In an affidavit to support the application, Tshidi says the effect of the defence of Alexander Forbes is to delay the finalisation of the curatorship and the winding up of the funds, prejudicing the interests of members and pensioners of the funds, the plight of some of whom “is acute”.
He says he cannot in the public interest allow this to continue Sanlam and Wynne Jones are also named as respondents.
Tshidi alleges the issuing of the certificates to the funds was an “impugned decision”, as a consequence of “misrepresentations and non-disclosure of the facts” by Alexander Forbes. This, he alleges, was unlawful by virtue of Alexander Forbes having acted in “bad faith” and perpetrated a fraud on the Registrar of Pension Funds. “The impugned decision (by the registrar) was obtained fraudulently.” And what is more, he says, Alexander Forbes knows this to be the case from its own internal documentation and the evidence of its own employees and agents.
Tshidi points out that if it had any doubt about the fraud involved, this should no longer be the case, since the architect of the surplus-stripping scheme, a former Nedcor senior executive, Peter Ghavalas, confessed to his part in the alleged fraud and has since detailed to the State and Mostert how it worked and who was involved.
I would also suggest that Alexander Forbes, under its current management, must also know this to be the case, or else it would not be attempting to find a settlement, albeit in a half-hearted sort of way. It would not be doing so if it felt it was totally innocent of any wrongdoing.
Tshidi says what is disturbing is that despite this knowledge of an impugned decision, Alexander Forbes itself has not taken steps to set aside the impugned decision of the registrar. In his affidavit, Tshidi spells out in detail how the surplus-stripping scheme was structured and implemented, allowing the surpluses to be transferred into the pockets of employers, with numerous people, including Ghavalas and the retirement fund of the Lifecare Hospital Group (now Life Esidemeni), Lifecare, taking a cut as well.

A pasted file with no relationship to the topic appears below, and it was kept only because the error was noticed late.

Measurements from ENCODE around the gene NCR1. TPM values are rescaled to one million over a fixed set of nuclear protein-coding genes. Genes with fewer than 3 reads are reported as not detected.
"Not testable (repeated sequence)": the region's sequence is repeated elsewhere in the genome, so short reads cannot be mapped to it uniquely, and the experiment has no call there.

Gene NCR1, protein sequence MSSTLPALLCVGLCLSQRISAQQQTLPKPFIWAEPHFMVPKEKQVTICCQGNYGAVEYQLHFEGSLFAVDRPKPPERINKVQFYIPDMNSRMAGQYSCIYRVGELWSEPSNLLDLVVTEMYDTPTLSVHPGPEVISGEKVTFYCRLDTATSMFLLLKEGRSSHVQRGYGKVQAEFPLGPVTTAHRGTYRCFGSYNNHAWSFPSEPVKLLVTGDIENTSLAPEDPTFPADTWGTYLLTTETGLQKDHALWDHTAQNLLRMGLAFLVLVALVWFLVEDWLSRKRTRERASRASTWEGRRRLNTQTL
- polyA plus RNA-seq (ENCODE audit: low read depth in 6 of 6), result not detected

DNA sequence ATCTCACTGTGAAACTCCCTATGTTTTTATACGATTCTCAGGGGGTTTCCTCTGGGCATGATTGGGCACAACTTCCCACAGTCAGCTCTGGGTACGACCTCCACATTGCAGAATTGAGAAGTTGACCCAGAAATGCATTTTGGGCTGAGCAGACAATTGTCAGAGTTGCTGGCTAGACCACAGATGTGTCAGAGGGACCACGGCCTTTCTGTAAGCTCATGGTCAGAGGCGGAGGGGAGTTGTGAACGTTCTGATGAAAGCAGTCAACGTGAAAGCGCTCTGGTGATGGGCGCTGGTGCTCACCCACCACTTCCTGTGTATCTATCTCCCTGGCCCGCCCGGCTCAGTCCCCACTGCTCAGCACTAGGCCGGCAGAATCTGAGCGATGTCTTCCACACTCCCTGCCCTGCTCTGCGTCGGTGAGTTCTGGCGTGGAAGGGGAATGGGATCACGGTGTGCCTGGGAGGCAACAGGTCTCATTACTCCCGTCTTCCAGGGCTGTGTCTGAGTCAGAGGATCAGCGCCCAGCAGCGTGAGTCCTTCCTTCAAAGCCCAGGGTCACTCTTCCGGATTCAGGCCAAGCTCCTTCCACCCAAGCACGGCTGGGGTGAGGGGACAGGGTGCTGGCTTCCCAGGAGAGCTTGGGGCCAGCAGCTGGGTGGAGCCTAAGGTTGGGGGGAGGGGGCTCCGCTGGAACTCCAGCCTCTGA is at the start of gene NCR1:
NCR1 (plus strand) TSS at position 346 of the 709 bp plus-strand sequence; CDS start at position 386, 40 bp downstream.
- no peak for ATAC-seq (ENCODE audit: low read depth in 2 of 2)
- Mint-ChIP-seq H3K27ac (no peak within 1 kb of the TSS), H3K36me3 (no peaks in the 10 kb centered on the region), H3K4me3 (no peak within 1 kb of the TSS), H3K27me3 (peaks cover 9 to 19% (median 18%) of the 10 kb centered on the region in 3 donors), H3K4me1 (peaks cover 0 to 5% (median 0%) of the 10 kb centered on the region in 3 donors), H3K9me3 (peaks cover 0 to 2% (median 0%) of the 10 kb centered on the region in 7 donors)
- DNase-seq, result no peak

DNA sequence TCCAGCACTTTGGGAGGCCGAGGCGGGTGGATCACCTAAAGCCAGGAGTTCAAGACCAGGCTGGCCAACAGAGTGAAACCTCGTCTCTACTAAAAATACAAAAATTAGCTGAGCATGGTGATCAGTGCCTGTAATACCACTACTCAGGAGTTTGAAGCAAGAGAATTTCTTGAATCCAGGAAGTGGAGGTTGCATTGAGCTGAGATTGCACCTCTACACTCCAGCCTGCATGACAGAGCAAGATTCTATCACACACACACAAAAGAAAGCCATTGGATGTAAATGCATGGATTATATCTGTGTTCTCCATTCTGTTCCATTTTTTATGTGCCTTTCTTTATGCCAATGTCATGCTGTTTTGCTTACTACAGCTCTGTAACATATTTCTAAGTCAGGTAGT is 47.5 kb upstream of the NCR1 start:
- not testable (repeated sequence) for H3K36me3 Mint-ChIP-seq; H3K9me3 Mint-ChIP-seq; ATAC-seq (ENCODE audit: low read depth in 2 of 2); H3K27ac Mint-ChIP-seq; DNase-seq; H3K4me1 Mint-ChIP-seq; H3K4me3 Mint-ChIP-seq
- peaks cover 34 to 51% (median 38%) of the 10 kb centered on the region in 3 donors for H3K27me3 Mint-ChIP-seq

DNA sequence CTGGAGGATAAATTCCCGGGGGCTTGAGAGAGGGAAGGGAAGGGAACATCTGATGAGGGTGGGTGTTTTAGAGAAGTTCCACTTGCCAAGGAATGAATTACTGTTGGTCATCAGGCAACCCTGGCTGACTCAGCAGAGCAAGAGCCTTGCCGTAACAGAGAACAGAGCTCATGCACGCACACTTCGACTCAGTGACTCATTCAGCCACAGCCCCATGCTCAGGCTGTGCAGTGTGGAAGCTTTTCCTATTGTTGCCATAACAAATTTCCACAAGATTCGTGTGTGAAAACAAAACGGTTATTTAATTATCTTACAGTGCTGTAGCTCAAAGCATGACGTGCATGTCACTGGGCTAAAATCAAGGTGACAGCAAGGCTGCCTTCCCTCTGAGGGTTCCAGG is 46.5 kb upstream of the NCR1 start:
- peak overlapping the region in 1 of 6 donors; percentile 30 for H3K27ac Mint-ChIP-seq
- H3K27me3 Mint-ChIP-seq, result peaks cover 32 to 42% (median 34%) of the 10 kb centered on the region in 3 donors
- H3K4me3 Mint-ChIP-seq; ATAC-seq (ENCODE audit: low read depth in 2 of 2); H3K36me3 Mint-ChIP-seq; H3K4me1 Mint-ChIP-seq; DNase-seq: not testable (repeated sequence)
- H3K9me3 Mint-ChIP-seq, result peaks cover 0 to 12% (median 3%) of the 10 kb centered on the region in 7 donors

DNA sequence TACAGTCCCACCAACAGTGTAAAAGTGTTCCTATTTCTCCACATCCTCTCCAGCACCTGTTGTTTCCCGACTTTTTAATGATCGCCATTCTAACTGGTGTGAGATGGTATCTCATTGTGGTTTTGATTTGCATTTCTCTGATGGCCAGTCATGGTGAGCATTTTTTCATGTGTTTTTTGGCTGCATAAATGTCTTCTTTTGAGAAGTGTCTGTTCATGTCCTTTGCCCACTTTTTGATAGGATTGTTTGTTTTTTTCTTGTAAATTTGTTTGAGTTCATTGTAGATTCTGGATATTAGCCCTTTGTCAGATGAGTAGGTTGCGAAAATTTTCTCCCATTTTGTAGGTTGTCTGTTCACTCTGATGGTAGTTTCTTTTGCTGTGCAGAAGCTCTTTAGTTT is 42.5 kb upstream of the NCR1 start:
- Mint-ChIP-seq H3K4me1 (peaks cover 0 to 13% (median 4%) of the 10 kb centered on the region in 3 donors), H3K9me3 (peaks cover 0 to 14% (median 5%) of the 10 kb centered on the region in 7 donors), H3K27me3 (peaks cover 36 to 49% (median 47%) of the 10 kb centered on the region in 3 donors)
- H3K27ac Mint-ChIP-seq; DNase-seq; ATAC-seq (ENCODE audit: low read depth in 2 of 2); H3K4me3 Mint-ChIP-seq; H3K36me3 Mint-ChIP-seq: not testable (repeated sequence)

Alexander Forbes was also the administrator of the Lifecare retirement fund and would or should have been aware, in my opinion, of what was happening to the money.
Alexander Forbes is also arguing that it did not benefit from the alleged fraud.
But Roos dealt with this in his judgment, saying it would not matter where the money ended up. The fact is that the whole scheme went ahead on the basis of the applications made by Alexander Forbes to the registrar. Without that, no one could have benefited.
Ossip makes mention in his email to clients that Alexander Forbes would like “to find a speedy and fair resolution to the matter, and are using all efforts to achieve this. We are, however, subject to our underwriters’ timetables.”
In confirming this to Personal Finance, Campbell, who had nothing to do with the alleged fraud and has in his tenure over the past 18 months put in place structures to make Alexander Forbes a more ethical outfit, says that Alexander Forbes cannot simply admit guilt, as the insurance companies involved would then not pay out.
My view is that, with the welter of evidence that supports the allegations against it, Alexander Forbes should reach a settlement that is acceptable to the registrar, the State and the curator.
And if the insurance companies do not come to the party, Alexander Forbes should sue them. As I understand it as well, an acceptable settlement would see Alexander Forbes joining forces with the State and the curator to get the real recipients of the stripped surpluses to pay – and to pay in a hurry.
Campbell is on his way out as chief executive by year end. He should realise that he could be judged for not settling this issue under his watch.
And if I were Edward Kieswetter, the deputy commissioner at the South African Revenue Service, who has been announced as Campbell’s successor, I would refuse to take office until this ghastly affair has been finalised.
As I have said, if Alexander Forbes does not come to its senses, it may soon be too late for it to survive. Key players have lost patience with its truculence.